CORA' - Timber trade and manufacturing.

Unit of Measurement: the thicknesses and widths given in the text are expressed in mm, differently from the lengths which are measured in cm. As an example, the measurement “27x100x240” describes boards that are 27 mm thick, 100 mm wide and 240 cm long

Other Names: this title gives the local or colloquial names that appear on the loading documents and which are generally accepted in the lumber sector. This fact becomes particularly important when the name is in a foreign language and is the only one recognised in the country of origin. In addition to the country of origin, however, the production zone and the loading port are also very important: the quality of lumber from the same species varies according to local conditions, the growth rate, the climate, the felling methods, the conversion rapidity, the selection level and the skill of the exporter. To confuse ideas even more is the fact that many countries unite species that are parented from a botanical point of view and place them all under the same group name. In consideration of all these factors, sector operators throughout the world always rely more on the botanical name when identifying the essences in a precise manner.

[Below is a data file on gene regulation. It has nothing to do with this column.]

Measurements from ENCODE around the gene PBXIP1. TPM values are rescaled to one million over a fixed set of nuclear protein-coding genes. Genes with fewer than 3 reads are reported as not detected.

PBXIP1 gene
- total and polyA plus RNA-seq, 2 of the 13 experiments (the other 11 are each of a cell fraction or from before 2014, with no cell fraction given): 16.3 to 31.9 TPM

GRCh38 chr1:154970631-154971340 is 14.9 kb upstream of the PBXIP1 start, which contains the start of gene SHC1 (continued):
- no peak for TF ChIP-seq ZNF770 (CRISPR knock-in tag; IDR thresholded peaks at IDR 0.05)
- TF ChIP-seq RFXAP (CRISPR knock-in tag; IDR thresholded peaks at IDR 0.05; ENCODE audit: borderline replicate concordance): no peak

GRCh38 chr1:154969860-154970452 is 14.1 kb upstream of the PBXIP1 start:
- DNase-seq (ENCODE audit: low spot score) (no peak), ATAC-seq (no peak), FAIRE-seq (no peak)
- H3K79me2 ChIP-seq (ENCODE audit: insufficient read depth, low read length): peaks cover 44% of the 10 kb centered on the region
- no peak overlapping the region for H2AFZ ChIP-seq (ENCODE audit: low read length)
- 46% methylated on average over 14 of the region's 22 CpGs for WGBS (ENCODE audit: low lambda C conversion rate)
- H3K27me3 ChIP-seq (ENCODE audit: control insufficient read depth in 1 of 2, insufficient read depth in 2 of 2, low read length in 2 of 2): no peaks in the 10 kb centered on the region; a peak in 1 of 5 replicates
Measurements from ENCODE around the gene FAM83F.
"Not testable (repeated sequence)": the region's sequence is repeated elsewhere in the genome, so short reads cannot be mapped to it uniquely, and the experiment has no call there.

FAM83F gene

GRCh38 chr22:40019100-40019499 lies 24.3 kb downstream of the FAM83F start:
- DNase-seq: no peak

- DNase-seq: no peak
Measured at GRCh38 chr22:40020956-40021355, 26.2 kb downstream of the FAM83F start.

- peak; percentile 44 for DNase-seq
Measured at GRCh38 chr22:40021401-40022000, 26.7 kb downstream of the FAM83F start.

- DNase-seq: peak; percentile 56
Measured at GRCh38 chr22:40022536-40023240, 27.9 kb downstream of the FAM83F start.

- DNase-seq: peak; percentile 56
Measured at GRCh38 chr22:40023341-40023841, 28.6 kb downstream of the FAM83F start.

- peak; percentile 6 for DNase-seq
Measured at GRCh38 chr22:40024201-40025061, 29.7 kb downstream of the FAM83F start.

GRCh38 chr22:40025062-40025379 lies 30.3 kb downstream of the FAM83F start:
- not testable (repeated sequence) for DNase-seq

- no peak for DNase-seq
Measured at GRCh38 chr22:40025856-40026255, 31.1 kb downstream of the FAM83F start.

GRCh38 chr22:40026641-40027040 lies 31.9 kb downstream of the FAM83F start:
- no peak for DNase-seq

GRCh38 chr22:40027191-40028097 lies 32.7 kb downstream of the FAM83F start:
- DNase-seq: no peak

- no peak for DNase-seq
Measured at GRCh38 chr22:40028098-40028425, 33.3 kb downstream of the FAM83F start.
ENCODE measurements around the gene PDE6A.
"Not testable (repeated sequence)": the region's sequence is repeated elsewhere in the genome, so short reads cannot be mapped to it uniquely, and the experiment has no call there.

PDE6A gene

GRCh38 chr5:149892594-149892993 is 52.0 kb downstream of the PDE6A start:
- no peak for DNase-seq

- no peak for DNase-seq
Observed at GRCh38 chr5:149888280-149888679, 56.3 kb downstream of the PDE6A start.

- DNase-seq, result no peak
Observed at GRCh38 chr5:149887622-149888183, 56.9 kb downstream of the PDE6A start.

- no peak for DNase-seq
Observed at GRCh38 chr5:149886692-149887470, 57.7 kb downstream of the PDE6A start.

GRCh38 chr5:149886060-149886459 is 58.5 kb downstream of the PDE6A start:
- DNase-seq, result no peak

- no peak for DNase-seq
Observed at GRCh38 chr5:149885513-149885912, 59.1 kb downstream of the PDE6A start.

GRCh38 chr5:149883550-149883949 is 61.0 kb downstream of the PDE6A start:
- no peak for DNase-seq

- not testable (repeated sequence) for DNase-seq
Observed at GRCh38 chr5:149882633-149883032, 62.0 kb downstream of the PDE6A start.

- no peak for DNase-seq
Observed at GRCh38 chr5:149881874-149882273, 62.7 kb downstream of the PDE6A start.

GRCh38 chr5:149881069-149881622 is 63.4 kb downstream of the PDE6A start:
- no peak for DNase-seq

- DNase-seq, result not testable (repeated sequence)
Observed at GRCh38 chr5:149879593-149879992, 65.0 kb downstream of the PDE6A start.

Aspect: the surface aspect of an essence is the result of the interaction of different natural elements: the different density that exists between spring and late developing wood, the quantity of the annual rings, the pigments and other colouring substances in the structure; the reaction of trees to stress (the stretching and compacting they undergo all through their life), torsion near knots, outgrowth, branches. All these characteristics, together with the differences in the types of grain and the cutting technique used, create the figure.